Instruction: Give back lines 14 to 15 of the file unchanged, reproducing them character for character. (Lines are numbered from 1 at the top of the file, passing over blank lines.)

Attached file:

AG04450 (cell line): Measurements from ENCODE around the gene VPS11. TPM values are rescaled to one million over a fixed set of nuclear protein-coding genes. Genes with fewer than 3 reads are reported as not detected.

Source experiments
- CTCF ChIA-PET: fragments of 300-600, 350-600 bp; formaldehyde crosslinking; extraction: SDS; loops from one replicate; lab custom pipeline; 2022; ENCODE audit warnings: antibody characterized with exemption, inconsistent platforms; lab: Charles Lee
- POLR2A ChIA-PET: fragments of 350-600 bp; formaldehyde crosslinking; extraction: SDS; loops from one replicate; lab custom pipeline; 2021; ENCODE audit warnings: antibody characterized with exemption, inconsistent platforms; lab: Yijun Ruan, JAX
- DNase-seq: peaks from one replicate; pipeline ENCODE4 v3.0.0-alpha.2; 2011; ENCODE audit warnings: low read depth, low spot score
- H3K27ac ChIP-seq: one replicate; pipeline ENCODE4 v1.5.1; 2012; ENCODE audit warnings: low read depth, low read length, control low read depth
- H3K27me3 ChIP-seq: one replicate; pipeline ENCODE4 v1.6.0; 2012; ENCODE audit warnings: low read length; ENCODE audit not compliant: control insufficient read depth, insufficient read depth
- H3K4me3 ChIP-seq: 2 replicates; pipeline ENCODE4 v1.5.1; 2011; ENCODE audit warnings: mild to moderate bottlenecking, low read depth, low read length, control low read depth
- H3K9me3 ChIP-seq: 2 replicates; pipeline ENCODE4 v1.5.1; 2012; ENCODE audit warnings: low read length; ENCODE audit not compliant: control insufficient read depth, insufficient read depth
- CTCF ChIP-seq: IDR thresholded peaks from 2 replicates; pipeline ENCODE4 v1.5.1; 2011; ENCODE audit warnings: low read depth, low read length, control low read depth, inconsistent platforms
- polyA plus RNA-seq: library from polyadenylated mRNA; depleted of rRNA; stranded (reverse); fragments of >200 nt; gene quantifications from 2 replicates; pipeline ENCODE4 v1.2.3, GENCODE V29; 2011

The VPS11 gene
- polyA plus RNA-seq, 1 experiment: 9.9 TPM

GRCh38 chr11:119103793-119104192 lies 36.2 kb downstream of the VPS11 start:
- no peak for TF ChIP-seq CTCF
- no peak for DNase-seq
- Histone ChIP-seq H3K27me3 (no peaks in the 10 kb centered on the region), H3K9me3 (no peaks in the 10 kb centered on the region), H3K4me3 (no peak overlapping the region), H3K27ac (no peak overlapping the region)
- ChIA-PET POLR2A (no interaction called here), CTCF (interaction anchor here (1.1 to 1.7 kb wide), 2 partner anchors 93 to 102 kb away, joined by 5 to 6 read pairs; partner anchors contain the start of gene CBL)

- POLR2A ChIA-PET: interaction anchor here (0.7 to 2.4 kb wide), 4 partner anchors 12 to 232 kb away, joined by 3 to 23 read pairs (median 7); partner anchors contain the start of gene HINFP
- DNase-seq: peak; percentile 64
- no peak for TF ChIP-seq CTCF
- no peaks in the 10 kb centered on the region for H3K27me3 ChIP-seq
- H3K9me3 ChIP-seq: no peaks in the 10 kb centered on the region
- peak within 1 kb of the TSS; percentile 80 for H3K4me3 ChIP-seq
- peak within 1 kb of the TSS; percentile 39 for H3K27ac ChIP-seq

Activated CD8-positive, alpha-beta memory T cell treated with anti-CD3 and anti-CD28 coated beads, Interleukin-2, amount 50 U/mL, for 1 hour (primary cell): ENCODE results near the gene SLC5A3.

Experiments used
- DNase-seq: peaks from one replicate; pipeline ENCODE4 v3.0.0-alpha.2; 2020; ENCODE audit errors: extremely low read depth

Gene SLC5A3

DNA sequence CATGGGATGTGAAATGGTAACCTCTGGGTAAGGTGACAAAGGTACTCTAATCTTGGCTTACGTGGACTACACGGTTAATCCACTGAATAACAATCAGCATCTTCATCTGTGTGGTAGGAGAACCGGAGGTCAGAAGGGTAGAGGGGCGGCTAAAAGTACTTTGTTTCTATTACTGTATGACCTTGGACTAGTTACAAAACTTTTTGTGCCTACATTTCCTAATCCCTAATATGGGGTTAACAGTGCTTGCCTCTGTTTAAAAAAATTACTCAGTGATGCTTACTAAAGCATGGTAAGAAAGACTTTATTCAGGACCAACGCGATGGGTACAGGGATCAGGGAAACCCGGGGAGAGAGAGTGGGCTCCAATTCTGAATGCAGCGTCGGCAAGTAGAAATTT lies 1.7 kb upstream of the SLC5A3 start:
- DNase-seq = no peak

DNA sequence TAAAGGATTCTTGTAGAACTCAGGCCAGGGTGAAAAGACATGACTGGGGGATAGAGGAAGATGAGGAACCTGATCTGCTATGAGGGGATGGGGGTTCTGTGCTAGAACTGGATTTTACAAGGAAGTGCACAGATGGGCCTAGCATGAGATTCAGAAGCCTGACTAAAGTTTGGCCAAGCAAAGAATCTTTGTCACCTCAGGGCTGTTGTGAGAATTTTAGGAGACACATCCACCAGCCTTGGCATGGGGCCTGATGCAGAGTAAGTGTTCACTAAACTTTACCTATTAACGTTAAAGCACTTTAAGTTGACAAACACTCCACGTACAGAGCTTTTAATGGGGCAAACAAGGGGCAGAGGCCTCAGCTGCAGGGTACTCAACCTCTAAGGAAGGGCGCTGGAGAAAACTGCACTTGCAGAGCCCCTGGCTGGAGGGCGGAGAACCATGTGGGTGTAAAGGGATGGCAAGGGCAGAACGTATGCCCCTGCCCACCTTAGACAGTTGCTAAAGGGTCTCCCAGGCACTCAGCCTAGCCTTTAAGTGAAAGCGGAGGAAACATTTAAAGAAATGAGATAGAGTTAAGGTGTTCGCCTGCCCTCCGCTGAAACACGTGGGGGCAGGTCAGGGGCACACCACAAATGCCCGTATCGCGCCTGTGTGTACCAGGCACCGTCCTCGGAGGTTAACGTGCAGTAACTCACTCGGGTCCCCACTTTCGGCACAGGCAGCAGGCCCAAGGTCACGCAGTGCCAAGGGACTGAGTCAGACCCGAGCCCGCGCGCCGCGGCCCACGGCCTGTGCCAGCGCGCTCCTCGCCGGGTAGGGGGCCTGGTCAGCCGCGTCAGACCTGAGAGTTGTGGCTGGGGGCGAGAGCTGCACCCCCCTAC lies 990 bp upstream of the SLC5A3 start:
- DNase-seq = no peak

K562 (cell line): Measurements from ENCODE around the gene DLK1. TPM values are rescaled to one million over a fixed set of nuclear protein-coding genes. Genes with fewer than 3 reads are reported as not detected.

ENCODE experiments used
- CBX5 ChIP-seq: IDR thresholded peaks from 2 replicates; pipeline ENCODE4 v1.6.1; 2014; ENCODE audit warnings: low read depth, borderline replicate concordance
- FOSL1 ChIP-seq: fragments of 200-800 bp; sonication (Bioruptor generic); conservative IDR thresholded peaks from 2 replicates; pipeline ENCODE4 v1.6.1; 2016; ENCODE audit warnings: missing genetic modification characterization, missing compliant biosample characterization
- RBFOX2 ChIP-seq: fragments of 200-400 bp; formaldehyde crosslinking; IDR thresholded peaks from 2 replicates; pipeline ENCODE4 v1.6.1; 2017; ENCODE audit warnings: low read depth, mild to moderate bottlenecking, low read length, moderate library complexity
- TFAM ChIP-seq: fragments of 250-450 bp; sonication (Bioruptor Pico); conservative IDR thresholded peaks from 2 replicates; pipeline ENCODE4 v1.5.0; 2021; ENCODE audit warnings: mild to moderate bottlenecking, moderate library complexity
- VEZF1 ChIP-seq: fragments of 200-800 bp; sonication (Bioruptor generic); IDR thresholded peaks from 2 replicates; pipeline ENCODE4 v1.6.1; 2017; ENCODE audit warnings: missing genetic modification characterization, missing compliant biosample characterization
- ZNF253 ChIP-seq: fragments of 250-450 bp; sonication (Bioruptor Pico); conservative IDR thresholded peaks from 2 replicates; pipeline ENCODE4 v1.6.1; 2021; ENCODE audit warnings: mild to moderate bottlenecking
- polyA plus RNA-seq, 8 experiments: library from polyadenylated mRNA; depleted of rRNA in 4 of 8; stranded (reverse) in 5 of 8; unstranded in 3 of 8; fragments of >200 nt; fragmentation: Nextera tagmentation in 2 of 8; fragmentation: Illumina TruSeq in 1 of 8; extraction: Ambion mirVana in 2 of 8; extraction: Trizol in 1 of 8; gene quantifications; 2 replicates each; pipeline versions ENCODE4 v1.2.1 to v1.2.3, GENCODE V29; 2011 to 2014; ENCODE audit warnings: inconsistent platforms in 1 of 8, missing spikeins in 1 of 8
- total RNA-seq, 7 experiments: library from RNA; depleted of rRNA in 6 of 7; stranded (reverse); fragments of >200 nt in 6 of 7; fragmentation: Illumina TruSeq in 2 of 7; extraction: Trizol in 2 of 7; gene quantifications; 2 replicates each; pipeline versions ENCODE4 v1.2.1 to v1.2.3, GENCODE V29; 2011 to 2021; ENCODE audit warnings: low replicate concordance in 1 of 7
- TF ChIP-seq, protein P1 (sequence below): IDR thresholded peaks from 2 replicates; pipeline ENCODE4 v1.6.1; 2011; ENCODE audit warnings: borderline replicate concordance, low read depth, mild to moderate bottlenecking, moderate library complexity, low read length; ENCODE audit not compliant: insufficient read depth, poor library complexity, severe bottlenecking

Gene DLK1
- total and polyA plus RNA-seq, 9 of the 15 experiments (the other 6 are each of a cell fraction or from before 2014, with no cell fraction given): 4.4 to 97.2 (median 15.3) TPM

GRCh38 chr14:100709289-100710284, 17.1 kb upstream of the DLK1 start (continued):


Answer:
GRCh38 chr11:119103793-119104192 lies 36.2 kb downstream of the VPS11 start:
- no peak for TF ChIP-seq CTCF